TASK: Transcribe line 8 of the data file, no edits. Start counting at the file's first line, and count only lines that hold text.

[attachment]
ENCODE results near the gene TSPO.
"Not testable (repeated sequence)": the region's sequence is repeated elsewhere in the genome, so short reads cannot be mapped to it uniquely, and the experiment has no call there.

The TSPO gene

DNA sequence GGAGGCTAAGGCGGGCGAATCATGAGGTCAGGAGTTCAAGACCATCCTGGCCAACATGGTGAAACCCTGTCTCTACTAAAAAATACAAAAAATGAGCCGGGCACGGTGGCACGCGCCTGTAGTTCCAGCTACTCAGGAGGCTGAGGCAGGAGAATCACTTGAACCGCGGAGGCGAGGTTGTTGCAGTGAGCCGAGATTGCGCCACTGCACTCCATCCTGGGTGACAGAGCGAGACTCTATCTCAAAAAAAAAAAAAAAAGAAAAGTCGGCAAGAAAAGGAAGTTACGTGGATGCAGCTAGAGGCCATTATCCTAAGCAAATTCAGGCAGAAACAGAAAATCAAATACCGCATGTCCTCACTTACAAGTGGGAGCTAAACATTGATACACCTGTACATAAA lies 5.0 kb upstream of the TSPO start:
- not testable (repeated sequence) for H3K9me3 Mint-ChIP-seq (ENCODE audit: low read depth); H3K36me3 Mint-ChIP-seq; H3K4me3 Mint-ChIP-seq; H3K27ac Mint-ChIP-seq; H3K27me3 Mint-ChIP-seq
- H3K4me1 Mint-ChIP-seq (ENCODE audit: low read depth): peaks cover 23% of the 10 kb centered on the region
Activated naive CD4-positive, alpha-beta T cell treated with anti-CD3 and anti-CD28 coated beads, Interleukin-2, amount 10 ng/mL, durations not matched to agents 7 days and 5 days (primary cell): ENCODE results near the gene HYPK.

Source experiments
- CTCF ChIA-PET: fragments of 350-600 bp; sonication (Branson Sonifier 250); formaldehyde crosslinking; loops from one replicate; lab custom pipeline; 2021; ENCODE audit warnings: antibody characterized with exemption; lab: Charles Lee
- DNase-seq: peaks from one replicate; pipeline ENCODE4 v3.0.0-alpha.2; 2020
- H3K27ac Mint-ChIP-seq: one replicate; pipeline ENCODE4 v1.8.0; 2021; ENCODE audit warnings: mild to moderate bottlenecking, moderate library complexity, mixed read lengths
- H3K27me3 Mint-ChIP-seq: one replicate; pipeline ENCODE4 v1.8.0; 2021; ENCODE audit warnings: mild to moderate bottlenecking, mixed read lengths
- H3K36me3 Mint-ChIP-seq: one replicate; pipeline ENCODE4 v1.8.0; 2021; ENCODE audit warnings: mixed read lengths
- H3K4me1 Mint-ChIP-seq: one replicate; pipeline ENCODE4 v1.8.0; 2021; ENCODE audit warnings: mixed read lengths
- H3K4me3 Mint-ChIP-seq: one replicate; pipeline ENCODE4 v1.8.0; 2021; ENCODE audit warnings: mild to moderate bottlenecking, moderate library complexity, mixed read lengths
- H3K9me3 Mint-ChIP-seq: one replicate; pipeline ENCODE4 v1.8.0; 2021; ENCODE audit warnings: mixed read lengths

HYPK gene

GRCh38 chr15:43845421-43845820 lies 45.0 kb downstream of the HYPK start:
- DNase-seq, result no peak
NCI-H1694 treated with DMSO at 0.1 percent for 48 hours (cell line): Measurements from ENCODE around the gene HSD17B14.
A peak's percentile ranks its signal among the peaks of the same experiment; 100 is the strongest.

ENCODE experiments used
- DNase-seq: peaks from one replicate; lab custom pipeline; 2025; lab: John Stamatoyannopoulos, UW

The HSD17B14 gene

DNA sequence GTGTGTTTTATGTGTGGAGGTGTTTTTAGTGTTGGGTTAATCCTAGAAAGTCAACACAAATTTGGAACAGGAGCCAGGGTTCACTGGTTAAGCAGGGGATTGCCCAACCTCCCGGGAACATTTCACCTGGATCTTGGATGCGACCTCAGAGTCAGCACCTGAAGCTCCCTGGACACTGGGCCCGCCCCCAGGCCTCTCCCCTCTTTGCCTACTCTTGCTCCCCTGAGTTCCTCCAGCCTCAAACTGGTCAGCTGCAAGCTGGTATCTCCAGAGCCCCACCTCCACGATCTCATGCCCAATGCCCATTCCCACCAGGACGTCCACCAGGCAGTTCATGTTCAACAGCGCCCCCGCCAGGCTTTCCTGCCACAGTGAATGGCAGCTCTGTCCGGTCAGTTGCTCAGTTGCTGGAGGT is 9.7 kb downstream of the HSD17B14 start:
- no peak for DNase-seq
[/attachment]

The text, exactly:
Source experiments